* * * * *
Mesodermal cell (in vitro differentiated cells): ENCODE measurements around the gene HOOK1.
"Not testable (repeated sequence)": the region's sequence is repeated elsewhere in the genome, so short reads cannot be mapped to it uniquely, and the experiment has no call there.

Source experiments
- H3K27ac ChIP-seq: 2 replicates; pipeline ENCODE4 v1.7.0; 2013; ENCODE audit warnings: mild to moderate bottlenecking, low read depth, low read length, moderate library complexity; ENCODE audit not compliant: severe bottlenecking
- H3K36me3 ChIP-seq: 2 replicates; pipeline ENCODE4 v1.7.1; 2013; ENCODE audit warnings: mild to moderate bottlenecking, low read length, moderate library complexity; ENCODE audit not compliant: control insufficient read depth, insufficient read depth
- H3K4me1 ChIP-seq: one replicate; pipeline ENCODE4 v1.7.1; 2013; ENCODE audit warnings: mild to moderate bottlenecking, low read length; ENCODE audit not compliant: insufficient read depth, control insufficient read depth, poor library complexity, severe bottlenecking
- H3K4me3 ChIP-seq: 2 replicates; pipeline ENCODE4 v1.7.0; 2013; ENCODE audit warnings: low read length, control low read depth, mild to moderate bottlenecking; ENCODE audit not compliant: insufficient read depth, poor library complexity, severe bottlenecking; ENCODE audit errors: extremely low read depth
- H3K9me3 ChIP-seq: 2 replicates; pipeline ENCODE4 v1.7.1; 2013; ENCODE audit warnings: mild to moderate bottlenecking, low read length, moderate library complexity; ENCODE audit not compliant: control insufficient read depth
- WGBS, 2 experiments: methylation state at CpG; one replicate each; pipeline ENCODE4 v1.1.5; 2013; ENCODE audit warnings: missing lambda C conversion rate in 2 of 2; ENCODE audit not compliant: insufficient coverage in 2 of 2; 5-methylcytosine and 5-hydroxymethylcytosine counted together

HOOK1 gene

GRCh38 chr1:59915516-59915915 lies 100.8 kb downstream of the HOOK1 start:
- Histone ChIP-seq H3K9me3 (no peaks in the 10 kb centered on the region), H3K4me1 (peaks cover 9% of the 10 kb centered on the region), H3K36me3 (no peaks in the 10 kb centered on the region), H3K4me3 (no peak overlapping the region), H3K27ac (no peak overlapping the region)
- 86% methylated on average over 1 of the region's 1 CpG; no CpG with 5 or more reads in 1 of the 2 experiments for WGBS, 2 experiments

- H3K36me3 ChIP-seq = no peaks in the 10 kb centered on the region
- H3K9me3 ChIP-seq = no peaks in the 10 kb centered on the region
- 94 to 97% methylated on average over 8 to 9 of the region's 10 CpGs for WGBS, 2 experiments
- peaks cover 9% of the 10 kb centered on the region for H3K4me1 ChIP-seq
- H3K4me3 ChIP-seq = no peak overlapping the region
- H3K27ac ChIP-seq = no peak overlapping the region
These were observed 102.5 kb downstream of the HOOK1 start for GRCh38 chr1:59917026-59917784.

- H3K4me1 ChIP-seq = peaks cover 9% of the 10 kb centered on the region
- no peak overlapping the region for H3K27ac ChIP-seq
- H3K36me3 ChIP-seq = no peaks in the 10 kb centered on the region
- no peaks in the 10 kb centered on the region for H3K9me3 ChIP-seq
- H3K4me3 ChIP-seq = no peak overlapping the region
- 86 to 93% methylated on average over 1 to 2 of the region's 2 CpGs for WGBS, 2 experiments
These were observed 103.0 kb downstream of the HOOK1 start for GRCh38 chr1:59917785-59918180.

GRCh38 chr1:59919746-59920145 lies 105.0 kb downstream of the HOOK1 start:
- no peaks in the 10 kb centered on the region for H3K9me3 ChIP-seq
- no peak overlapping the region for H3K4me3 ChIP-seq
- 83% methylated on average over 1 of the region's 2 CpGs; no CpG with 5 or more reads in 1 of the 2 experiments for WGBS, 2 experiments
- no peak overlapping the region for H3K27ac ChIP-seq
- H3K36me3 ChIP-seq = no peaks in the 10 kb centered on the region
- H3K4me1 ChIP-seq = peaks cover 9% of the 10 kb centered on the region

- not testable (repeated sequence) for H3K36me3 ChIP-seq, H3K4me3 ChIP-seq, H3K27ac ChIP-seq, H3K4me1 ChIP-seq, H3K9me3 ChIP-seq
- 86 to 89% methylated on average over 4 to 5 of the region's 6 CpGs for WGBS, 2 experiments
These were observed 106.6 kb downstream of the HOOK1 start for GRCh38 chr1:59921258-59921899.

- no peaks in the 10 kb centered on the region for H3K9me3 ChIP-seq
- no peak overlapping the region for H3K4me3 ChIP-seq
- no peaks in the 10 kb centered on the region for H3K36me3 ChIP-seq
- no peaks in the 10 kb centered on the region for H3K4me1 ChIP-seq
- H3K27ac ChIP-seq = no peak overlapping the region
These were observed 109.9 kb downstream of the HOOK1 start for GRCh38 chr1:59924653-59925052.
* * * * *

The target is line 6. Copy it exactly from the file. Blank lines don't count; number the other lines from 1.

- H3K4me1 ChIP-seq: one replicate; pipeline ENCODE4 v1.7.1; 2013; ENCODE audit warnings: mild to moderate bottlenecking, low read length; ENCODE audit not compliant: insufficient read depth, control insufficient read depth, poor library complexity, severe bottlenecking